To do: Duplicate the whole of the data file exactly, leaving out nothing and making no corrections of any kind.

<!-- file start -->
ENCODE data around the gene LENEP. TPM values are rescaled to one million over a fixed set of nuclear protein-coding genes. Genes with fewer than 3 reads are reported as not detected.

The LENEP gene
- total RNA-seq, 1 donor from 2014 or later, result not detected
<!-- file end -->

ENCODE data around the gene LENEP. TPM values are rescaled to one million over a fixed set of nuclear protein-coding genes. Genes with fewer than 3 reads are reported as not detected.

The LENEP gene
- total RNA-seq, 1 donor from 2014 or later, result not detected